Just over 18 months since its inception, the recent Ofsted inspection judgement of Comberton Sixth Form as ‘outstanding’ is a glowing endorsement of the efforts of staff and students alike in creating a high-quality centre for teaching and learning. To achieve this accolade in such a short space of time is particularly remarkable, quickly confirming Comberton as one of the leading Sixth Form providers in the region and continuing the tradition of excellence which has for so long been a feature of the educational experience for 11-16 year old students at Comberton Village College. Following a year in which 206 Year 12 students — drawn from 28 schools — joined the Sixth Form, interest from prospective students for entry in 2013 has inevitably grown even further as the college looks towards a very bright future. GLOWING ENDORSEMENT: Of Comberton’s Sixth Form from “The quality of teaching in Ofsted, who said: “The quality of teaching in the sixth form the sixth form is outstanding. is outstanding.” Teachers use their strong needs of each individual. subject knowledge to enable students to understand This was reflected in the views of one Year 13 student key subject ideas in the level of depth that will enable who, in discussion with the inspectors, cited ‘small them to achieve the higher grades.” classes’ and frequent ‘one-to-one support’ Inspectors observed a wide range of Sixth Form opportunities as significant advantages, alongside subjects and individual lessons and were unequivocal efficient and effective feedback on her written in their assessment: students at Comberton Sixth assignments and teachers who could be accessed Form have an outstanding classroom experience, and approached easily and quickly. ensuring that they are consistently stretched and “In both the upper and lower sixth, progress is strong challenged to meet their optimum potential. as a result of excellent teaching.” Teachers have an impressive passion for and Despite the fact that Comberton Sixth Form is still command of their subjects, creating an engaging awaiting its first full set of public examination results at atmosphere for their students who, in turn, are inspired ‘A’ Level, the inspectors’ close scrutiny of data relating to explore ideas and concepts with interest and to students across Year 12 and Year 13, including enthusiasm. Inspectors were particularly impressed results achieved in last summer’s ‘AS’ examinations, with the way that “teachers question pupils with rightly point towards a very positive future and give considerable skill, especially in the sixth form, to help much cause for optimism and excitement. them to deepen their understanding and to extend Newly revised results arising from the recent set of their thinking and own ideas.” modular exams taken by students in January paint an This is helping to shape learners who have the profile even brighter picture, with the grades achieved at AS and skills required to succeed in Higher Education, Level by the current Year 13 showing significant something that is reflected in the very positive number progress. The breakdown of these results is as of offers made to Comberton Sixth Form students this follows:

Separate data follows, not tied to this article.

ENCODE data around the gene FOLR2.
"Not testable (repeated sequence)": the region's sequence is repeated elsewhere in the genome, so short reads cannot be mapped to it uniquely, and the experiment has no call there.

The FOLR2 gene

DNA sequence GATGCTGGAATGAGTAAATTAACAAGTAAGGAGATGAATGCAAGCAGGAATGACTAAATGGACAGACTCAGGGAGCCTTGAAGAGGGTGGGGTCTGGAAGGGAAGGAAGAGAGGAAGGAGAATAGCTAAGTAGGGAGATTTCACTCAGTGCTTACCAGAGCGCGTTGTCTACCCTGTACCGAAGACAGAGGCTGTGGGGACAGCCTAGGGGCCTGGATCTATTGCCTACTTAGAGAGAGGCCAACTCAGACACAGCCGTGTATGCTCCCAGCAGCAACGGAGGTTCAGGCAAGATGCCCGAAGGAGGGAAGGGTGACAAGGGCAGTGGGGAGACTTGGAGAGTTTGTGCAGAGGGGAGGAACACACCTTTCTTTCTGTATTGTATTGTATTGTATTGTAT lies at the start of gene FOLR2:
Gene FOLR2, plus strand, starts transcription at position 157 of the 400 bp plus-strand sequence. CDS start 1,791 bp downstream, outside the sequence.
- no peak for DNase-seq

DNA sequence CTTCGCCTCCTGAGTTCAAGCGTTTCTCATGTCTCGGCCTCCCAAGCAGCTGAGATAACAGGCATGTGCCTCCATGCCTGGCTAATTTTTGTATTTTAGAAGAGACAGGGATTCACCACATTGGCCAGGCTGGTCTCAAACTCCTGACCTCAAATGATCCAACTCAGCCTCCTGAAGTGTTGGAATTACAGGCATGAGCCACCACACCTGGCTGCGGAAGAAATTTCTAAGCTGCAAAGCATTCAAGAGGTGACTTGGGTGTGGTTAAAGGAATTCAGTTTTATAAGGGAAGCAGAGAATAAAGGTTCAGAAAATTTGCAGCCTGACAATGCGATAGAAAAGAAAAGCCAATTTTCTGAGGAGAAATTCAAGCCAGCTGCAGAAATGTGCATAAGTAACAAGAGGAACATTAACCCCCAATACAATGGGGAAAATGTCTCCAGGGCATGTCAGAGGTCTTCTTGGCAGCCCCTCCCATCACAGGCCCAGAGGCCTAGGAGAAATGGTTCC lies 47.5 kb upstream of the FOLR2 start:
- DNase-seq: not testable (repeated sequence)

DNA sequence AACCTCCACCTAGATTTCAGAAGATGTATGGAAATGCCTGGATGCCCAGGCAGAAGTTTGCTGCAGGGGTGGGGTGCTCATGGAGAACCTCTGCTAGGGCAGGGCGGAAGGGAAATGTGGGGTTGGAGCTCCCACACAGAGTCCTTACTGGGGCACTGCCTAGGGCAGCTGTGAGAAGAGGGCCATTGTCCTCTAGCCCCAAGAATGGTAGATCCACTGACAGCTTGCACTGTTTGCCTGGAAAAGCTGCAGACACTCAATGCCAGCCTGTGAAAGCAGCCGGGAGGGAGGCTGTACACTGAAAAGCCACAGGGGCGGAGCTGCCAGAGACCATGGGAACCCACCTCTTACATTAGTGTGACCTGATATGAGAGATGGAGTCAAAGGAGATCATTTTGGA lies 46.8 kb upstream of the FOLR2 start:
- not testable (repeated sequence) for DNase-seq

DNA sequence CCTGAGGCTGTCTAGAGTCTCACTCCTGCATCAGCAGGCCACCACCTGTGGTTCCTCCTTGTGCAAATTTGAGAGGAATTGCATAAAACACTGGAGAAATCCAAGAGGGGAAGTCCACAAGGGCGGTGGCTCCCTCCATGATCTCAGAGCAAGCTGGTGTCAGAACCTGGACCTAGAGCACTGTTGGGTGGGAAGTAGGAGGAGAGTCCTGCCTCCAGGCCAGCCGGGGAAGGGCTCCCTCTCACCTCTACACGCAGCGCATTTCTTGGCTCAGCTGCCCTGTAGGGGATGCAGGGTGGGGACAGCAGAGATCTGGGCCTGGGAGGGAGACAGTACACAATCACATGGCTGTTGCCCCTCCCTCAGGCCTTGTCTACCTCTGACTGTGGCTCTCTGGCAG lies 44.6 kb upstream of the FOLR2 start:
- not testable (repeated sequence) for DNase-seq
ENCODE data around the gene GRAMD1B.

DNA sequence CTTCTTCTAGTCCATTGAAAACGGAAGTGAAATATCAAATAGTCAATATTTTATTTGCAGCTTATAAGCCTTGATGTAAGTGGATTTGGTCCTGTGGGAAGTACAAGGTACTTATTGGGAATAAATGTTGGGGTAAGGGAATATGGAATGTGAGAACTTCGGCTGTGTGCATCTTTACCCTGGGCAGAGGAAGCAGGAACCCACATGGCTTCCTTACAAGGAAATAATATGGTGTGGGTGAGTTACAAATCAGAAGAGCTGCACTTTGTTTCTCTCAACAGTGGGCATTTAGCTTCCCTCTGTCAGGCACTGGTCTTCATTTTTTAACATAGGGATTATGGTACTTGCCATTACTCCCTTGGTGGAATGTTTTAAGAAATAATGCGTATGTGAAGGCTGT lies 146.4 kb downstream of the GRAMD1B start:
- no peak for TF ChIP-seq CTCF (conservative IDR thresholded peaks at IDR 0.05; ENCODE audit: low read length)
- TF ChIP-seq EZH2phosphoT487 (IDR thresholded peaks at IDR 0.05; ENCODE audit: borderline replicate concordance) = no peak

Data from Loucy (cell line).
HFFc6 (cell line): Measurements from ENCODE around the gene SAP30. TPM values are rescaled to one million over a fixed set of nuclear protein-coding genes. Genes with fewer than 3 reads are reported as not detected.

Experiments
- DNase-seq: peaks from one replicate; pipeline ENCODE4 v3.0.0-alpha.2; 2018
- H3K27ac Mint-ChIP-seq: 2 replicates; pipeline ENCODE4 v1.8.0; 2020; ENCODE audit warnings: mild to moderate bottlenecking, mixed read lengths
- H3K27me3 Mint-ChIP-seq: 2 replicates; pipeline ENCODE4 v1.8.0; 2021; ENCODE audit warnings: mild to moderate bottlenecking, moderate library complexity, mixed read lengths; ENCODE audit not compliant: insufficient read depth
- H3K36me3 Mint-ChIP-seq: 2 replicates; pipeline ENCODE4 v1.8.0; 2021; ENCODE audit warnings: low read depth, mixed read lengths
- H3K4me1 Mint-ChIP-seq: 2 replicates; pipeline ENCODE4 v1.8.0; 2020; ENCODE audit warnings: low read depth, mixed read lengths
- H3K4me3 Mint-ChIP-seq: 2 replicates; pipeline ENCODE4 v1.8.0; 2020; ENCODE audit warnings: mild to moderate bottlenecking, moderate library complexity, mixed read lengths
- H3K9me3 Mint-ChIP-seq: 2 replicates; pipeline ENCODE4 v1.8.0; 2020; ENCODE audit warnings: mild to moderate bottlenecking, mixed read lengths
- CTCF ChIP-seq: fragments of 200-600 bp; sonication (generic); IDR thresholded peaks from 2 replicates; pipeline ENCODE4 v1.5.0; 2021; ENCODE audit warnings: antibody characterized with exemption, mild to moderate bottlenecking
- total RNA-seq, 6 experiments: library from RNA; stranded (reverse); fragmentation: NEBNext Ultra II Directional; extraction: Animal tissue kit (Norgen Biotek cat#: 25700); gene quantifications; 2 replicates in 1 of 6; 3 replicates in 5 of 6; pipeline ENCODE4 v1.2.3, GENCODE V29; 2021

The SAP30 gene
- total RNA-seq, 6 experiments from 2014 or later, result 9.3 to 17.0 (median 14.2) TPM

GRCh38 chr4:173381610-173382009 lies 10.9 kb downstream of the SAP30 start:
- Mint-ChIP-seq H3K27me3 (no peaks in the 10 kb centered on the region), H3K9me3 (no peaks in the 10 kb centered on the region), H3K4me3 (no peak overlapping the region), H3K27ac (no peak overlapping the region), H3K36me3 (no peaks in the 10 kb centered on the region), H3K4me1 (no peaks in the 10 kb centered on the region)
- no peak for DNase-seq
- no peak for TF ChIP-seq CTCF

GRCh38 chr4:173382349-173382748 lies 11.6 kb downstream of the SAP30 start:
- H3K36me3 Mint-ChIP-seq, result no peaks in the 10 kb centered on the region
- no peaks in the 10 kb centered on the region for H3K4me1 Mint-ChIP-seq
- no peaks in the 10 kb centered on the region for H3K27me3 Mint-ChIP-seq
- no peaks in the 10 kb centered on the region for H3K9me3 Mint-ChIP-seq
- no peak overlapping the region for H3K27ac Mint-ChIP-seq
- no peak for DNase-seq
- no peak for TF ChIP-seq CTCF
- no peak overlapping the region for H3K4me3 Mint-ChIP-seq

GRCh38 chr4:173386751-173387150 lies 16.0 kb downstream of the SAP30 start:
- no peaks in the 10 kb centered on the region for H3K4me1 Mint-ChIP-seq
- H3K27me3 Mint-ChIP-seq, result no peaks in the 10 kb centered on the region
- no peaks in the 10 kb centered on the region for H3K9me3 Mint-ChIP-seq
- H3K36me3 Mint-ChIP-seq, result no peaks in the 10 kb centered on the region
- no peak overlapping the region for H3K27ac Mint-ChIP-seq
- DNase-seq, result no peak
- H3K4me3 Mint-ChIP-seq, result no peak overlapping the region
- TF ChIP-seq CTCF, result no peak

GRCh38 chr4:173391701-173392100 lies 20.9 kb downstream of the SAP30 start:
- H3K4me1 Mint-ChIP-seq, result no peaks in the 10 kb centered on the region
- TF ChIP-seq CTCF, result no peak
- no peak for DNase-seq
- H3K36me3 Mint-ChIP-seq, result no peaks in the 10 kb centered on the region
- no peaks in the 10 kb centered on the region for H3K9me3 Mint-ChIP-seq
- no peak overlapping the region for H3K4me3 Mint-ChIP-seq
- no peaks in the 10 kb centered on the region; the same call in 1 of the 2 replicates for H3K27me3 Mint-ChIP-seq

A 22% A-B 57% A-C 82% A-D 95% A-E 100% Central to this progress, the inspectors were again unanimous in their praise of the quality of teaching offered to Comberton Sixth Form students, a sentiment echoed by another Year 13 student interviewed by the inspectors. His appreciation of ‘the dedication shown by staff to go the extra mile to ensure the grades we want’ was exemplified by the number of occasions in which staff had supplemented regular teaching hours with additional revision classes and support sessions. “A very wide range of courses is offered at every key stage including the sixth form. These are supplemented by a vast range of opportunities for pupils’ personal and spiritual, moral, social and cultural development. Consequently, pupils leave the college as very well-rounded young people ready for their next stage in life.” Members of the student panel interviewed by the Ofsted inspectors were keen to highlight the additional benefits they have enjoyed as members of Comberton Sixth Form. As part of a community whose size is not overwhelming, opportunities for students are many and varied, and individuals have the chance to access and be actively involved in a wide range of enrichment, extension and leadership activities. The nurturing and development of students’ skills and talents is evident across a number of important areas, from our specialist Sports Academies and the Duke of Edinburgh Gold Award Scheme, to opportunities for academic extension through Nuffield bursaries, Villiers Park residentials, Cambridge Pre-U qualifications and the Extended Project Qualification (EPQ). And add to this competitive success over Hills Road and The Perse in the recent Rotary Peace Debate, along with some impressive results against our local rivals on the sports field, and it is clear to see that here is a Sixth Form with much cause for celebration and even greater cause for optimism about the future.

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Magical tour has it all

SIMPLY AMAZING: The Harry Potter Experience.

A group of GCSE Graphics, AS Product Design and Film Studies students set off early from school to go to the Harry Potter studio tour.

We were very excited and there was so much to see that it is difficult to know where to start, except at the beginning. We pushed open the grand doors of the Great Hall and walked into a full scale model, the tables laid out with food and everything decorated for Christmas, as it had been in the film. The next part of the tour contained sets, costumes and props. We saw Hagrid’s hut, the Gryffindor boys’ dormitory, Dumbledore’s office and much more. We even had the opportunity to use green screen technology and get filmed on a broom stick or in the flying car. (Some of us went home with quite a few photographs). Some of the props used in the films were amazing product designs, from the door leading to the Chamber of Secrets (which actually works) to the huge ticking